9.2.2014 Various animal rights orginizations get together to protest Japans' catching and killing of the Bottle Nose Dolphin,outside the japanees Embassy on th corner of George Storrar and Bains Streets. Picture: Etienne Creux
9.2.2014 Various animal rights orginizations get together to protest Japans' catching and killing of the Bottle Nose Dolphin,outside the japanees Embassy on th corner of George Storrar and Bains Streets. Picture: Etienne Creux

Dolphin killings: More SA protests planned

By LALI VAN ZUYDAM Time of article published Feb 10, 2014

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Pretoria - Dozens of animal rights activists gathered outside the Japanese embassy in Groenkloof at the weekend to protest against the capture and slaughter of dolphins and small whales in Taiji, Japan.

On Saturday, about 100 protesters gathered to hand over a memorandum to Japanese embassy officials. The memo pleaded with the Japanese government to put an end to the practice, but there was no one at the embassy to accept it.

“The dolphin drives in Taiji are brutally cruel, completely unnecessary and have no place in the 21st century,” it read.

Similar protests were held in Durban and Cape Town.

Activists wearing shirts labelled Walk Against Captivity and No More handed out flyers to motorists at traffic lights near the embassy. They also lined the streets with dolphin-shaped balloons and posters, while singing to raise awareness about the plight of dolphins.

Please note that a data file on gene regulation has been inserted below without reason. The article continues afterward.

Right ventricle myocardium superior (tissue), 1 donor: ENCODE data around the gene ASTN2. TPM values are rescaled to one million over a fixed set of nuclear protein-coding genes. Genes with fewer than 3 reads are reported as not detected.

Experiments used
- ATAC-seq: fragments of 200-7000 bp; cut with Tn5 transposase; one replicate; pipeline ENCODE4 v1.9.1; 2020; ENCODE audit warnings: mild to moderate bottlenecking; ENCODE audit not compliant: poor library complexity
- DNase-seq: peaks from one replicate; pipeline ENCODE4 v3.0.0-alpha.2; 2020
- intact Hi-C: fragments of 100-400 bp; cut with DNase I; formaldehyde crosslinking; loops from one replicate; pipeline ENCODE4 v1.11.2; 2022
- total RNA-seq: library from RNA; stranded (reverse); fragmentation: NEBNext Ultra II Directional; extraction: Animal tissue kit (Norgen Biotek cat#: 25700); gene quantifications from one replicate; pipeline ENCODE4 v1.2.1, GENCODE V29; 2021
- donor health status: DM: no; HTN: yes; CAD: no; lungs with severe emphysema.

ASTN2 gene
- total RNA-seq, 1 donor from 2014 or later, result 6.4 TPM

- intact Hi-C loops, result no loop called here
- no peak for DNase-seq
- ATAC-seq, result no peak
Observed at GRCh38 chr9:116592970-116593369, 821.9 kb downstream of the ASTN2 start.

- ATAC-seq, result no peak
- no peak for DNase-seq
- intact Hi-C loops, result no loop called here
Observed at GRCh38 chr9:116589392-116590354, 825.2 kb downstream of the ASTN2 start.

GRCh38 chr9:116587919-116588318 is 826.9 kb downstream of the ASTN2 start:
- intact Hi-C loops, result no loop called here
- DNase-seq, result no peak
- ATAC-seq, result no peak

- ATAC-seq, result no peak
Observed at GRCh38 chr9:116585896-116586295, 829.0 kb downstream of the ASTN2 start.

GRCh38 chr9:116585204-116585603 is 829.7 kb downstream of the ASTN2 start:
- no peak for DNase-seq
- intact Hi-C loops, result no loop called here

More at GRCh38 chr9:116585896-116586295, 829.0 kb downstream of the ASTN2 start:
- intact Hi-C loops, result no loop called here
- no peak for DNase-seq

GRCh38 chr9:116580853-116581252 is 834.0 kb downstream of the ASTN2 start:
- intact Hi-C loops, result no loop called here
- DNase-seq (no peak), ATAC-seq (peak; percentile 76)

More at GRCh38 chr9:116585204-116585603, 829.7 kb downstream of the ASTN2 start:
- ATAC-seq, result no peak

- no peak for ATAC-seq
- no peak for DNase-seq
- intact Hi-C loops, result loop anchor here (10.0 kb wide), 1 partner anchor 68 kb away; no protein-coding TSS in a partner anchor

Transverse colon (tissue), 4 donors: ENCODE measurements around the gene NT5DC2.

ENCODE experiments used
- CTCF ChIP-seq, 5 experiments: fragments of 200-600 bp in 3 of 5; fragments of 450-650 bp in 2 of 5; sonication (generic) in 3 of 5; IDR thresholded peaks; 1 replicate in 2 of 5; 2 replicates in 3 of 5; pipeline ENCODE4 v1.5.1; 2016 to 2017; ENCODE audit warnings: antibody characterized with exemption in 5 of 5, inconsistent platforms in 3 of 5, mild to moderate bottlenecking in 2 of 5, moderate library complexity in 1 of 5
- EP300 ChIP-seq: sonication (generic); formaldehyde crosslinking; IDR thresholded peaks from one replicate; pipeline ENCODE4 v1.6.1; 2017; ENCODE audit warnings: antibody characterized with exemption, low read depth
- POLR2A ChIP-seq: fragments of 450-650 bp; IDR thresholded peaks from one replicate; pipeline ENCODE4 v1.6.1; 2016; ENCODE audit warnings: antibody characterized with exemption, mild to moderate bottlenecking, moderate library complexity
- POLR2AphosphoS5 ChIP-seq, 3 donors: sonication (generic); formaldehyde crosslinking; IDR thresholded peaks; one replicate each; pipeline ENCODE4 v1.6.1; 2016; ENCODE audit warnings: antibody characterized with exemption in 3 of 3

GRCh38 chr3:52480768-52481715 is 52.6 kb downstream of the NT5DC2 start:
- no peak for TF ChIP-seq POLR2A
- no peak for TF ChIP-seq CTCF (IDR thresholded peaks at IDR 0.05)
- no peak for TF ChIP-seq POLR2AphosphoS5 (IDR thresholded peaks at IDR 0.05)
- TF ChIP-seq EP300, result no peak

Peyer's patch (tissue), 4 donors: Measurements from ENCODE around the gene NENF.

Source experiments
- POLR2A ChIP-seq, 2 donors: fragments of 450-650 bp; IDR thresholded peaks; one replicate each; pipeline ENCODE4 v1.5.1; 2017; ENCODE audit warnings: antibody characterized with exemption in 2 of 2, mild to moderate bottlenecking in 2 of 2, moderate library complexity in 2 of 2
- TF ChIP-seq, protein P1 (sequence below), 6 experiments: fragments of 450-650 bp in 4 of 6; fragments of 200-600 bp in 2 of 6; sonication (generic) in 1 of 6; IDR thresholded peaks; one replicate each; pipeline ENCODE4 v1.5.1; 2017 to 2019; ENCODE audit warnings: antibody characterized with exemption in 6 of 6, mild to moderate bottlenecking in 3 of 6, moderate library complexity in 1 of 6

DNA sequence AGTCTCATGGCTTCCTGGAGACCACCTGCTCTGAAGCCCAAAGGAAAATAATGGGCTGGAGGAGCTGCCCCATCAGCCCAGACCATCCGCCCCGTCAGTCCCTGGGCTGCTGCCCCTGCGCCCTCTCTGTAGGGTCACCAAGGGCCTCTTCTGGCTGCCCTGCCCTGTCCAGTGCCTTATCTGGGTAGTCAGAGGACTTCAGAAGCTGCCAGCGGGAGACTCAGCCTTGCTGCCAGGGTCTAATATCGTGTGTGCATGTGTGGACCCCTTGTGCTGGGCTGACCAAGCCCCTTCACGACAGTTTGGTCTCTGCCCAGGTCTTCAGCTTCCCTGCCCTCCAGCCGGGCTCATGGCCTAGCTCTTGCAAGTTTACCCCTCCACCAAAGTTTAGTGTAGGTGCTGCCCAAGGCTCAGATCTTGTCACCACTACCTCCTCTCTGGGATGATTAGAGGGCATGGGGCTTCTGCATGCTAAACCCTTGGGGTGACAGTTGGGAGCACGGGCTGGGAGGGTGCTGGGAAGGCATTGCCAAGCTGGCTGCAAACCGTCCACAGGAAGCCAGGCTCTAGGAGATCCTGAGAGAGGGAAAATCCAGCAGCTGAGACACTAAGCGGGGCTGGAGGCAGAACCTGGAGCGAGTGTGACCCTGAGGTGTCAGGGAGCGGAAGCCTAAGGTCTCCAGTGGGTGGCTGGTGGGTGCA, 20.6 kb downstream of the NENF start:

From September 1 to the end of February the next year, the coastal town of Taiji has its dolphin drive hunt in which thousands are trapped in a cove and are either taken into captivity or slaughtered.

The “most attractive” are captured and trained so they can be sold to aquariums around the world. Dolphins not “suitable” for captivity are slaughtered. It is rare that they are set free if deemed unsuitable.

The town has a self-imposed quota of 2 400 captured and slaughtered dolphins a year.

The founder of Walk Against Captivity, Beverley Botha, has been to Taiji herself and seen dolphins slaughtered.

“Taiji could be a mecca for tourism if the dolphin slaughter stops. Japan will be so much richer once it ends its destruction of whales and dolphins,” she said.

There are plans to organise at least three protests outside the embassy in Pretoria every year. - Pretoria News

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